February 2010

Elizabeth Brown

Three Months of Marketing | Elizabeth Kraus


Marketing with Social Media

Ding-dong! The doorbell rings while you are making dinner and (reluctantly) you answer, opening the door to a total stranger who (you correctly assume) is there to make a pitch.

Despite your repeated attempts to (politely) say, “no, thank you,” the salesperson (trained to overcome your objections with at least 99 different scripts) continues to pressure, cajole, flatter and otherwise annoy you until you either give in and buy a little something or send them away with a firm rejection.

How do you feel afterward? Would you answer the door to this stranger again or pretend not to be home? Would you seek out the company that trained them in order to make additional purchases, thanking them for preparing the salesperson not to take no for an answer? Or would you craft a less complimentary message for this company?

While, for the most part, traditional marketing and advertising is comprised of overt sales and brand messages and a call to action, when it comes to social media marketing, one of the keys to a successful strategy lies in the first word: Social.

While you may include overt marketing messages on your social marketing channels once established, your primary goal in using this media should be to further increase your web presence, letting customers and prospects know more about who you are (sharing your values, principles, expertise), and creating opportunities for word-of-mouth marketing.

Using social media marketing channels to facilitate a hard sell message is a turn-off that will likely ensure that your sites receive significantly less – not more – traffic.

Why? In social media marketing you are inviting your customers and prospects to engage with you on a more personal level. You are asking them to trust you enough for an introduction to their friends, family, co-workers and neighbors. How personal would you get with the salesperson at the front door? Would you send them on to your family and friends?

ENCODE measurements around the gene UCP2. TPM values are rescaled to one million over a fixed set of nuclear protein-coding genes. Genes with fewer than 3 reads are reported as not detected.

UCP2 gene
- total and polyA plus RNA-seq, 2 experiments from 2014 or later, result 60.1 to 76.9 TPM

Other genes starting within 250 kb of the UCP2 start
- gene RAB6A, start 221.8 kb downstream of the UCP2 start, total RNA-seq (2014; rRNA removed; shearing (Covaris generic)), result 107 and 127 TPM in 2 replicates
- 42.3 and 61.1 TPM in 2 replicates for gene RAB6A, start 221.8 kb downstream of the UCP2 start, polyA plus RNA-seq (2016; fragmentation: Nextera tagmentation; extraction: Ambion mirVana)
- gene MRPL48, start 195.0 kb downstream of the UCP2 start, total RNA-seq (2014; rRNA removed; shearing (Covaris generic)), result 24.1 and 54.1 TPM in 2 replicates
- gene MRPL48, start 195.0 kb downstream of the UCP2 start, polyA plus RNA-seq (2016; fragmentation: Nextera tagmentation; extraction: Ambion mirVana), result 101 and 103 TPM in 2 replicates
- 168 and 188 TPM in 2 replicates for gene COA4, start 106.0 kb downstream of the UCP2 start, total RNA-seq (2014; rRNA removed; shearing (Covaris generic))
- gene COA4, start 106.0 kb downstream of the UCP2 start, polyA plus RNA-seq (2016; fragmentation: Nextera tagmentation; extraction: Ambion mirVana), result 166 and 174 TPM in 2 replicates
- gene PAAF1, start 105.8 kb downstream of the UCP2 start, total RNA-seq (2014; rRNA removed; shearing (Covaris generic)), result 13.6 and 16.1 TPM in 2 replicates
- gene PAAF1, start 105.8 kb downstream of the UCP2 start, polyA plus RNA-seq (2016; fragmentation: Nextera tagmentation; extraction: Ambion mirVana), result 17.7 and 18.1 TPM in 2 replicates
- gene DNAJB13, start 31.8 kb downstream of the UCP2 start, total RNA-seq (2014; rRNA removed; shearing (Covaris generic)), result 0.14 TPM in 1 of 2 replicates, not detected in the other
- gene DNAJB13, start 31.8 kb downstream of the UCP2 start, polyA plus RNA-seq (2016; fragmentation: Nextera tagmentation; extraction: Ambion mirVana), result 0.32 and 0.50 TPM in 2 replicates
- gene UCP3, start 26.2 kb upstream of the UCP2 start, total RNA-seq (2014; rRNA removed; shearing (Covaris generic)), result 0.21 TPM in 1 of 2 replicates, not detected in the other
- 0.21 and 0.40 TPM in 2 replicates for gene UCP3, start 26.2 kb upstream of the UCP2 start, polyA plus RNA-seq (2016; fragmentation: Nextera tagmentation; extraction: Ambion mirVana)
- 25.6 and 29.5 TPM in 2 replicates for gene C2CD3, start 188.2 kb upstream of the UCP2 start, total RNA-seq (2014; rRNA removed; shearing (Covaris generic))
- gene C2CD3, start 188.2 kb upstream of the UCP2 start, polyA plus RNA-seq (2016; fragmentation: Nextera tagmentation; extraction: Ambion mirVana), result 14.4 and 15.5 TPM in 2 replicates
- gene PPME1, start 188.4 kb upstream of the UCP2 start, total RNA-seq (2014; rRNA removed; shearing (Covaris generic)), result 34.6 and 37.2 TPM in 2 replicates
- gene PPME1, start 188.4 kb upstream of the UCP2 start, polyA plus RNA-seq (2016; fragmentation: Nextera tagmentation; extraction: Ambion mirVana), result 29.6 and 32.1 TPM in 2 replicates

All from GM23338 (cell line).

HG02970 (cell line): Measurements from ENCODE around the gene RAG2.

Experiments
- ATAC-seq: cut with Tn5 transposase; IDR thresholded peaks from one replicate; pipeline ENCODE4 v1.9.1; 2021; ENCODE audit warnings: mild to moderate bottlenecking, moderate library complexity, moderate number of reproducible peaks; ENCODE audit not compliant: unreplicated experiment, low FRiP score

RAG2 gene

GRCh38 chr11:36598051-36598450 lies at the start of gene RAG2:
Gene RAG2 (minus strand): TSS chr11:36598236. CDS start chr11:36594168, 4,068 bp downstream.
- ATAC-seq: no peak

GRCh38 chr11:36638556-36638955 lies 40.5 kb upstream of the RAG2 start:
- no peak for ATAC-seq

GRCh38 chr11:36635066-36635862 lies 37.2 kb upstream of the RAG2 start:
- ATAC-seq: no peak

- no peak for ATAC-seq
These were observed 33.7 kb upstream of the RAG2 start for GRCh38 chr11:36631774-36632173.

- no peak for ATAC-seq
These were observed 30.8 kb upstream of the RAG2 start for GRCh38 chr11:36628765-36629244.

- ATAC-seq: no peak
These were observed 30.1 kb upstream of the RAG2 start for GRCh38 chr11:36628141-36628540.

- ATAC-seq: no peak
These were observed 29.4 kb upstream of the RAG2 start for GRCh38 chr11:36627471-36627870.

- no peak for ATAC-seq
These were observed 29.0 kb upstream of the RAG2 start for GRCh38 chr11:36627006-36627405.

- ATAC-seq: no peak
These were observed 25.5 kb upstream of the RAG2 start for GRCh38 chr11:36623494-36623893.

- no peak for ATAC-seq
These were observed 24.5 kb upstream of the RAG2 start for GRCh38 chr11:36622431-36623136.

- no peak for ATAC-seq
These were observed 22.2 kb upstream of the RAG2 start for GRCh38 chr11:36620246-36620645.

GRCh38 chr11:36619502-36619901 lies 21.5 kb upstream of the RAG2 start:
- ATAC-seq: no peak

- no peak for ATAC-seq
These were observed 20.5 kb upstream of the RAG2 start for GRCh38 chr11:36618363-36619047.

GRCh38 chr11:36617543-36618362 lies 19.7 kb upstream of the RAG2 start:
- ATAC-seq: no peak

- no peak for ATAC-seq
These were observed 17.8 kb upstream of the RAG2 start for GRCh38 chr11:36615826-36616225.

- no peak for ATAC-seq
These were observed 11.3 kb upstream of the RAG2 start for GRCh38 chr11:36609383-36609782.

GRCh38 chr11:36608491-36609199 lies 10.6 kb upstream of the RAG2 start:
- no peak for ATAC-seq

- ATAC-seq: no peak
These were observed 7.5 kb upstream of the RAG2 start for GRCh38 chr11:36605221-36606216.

When it comes to social media marketing for your salon, remember this is not just another marketing channel. Before you set up a Facebook page for your salon or professional services, set up a Facebook page for yourself. Add “Friends” and review their pages; chances are you will find that they are on Facebook primarily for social purposes and engaged primarily in social conversations.

When it comes to your salon’s social media marketing, use these channels in such a way that it is welcome in the lives of your readers. Craft messages that will be seen as an organic part of the conversation found in the “News Feed” on Facebook, rather than blatant sales pitches. Use these sites as if you were invited into the living room of the reader for a visit; yes, you would talk about your business, but you would not try to sell them – well – anything.

One of the best aspects of social media marketing is that there is little monetary cost associated with its use; however, it can become a costly endeavor in terms of time, especially when this assignment is one added to a long list in the life of a busy salon professional.

Some guidebooks suggest that as much as 25 percent of your working time should be devoted to social media channels. While the time you need to devote to this aspect of marketing may vary, the point remains that to be effective, it requires that time be consistently invested in updating, blogging, adding photos to demonstrate your work, inviting people to events and providing follow up to questions and comments.

Like any other campaign, your social media marketing cannot thrive without being nurtured. If time is at a premium for you, if you have never ventured onto the internet or if the idea of setting up a Facebook page or Twittering makes you break into a cold sweat, don’t despair! Social media sites have created interfaces that can – literally – be managed by even a computer novice.

If you are still reluctant to do it yourself, you can readily find a high school student in your family or among your clientele aspiring to a future in the salon industry or marketing who would be thrilled to work for you for a couple hours each week either to set up and manage your social marketing channels on an on-going basis, or to train you to take over. You may find that once you begin to experiment with these social sites, it’s easy to become addicted to the real conversations that are occurring every day on the “virtual” world.

And remember, as you wade deeper in to viral marketing waters, use these channels to create more “customer love” by sharing stories about your salon or staff that you would want to share in your client’s living room, and that they will want to pass on to others.

Elizabeth Kraus is the founder of Be InPulse Marketing and Design in Auburn, Washington and the author of 12 Months of Marketing for Salon and Spa. Email the author at elizabeth@12monthsofmarketing.net.